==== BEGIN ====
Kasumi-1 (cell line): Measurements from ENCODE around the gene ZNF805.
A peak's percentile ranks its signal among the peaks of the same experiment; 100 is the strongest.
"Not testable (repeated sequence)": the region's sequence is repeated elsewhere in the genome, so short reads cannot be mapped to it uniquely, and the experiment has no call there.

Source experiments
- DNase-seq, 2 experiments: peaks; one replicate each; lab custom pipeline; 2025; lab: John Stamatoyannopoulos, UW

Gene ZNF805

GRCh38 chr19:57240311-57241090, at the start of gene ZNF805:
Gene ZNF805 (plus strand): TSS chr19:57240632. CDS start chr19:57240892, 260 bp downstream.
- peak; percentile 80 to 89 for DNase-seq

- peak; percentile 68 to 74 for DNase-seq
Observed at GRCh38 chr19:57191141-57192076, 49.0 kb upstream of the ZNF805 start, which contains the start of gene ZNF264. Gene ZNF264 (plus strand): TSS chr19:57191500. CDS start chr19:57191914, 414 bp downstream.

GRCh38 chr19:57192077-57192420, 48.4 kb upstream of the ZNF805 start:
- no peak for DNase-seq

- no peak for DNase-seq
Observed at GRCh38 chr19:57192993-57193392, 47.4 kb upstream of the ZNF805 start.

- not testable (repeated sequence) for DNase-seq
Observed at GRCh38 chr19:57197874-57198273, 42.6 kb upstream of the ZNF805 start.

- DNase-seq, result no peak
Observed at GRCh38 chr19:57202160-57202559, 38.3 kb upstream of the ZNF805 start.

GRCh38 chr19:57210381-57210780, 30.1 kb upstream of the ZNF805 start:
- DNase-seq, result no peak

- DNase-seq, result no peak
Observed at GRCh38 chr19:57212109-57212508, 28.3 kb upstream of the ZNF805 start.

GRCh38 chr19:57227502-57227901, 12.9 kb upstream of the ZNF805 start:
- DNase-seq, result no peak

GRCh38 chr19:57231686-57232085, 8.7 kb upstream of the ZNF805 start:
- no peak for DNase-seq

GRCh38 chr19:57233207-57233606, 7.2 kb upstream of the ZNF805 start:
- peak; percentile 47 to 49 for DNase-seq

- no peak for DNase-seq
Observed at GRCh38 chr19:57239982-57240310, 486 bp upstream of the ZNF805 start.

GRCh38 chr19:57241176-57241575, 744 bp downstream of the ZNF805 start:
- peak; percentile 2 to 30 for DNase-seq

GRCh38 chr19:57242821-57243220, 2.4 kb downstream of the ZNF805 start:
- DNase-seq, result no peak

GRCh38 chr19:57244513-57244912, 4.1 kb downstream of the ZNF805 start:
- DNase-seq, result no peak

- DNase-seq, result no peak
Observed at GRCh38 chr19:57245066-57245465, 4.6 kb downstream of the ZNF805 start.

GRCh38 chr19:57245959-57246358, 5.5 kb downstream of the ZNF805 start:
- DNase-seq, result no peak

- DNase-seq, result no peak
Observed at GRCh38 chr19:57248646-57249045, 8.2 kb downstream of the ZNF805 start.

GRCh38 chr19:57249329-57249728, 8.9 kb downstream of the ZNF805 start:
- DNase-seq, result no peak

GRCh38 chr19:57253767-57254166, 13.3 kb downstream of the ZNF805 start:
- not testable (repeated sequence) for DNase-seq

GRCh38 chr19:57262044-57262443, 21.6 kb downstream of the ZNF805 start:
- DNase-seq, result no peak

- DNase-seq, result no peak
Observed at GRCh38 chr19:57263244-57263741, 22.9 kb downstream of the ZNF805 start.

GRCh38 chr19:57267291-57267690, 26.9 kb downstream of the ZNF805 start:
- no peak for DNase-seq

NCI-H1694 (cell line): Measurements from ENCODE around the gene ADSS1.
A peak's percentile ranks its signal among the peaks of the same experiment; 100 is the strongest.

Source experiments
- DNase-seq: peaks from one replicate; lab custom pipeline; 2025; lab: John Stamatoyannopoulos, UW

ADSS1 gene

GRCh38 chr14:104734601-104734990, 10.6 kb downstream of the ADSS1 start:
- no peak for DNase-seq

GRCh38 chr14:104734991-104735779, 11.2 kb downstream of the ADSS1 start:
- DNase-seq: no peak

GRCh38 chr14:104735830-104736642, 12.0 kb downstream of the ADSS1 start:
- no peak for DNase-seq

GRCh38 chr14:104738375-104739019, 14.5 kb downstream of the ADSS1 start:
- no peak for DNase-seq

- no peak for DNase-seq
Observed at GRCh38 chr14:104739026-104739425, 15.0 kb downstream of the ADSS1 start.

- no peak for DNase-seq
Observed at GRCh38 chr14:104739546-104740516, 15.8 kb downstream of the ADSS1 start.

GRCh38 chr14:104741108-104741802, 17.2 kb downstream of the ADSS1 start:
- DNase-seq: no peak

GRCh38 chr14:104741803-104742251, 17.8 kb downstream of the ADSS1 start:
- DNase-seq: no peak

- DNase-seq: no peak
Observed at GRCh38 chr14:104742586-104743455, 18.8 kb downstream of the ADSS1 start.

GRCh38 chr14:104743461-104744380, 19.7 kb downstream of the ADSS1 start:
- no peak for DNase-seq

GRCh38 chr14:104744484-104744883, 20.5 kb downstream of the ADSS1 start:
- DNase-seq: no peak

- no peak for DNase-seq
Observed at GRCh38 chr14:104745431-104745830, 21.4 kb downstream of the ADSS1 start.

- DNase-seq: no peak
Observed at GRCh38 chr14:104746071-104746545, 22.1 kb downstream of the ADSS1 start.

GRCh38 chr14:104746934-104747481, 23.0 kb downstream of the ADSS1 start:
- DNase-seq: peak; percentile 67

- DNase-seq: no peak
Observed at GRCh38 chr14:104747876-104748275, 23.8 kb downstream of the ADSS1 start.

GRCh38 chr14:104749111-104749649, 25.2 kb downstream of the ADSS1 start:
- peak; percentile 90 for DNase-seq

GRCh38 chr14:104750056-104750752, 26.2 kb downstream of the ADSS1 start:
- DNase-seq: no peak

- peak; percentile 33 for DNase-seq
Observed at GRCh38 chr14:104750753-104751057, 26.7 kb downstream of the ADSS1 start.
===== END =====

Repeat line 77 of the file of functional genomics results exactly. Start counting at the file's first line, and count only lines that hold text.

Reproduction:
GRCh38 chr14:104743461-104744380, 19.7 kb downstream of the ADSS1 start: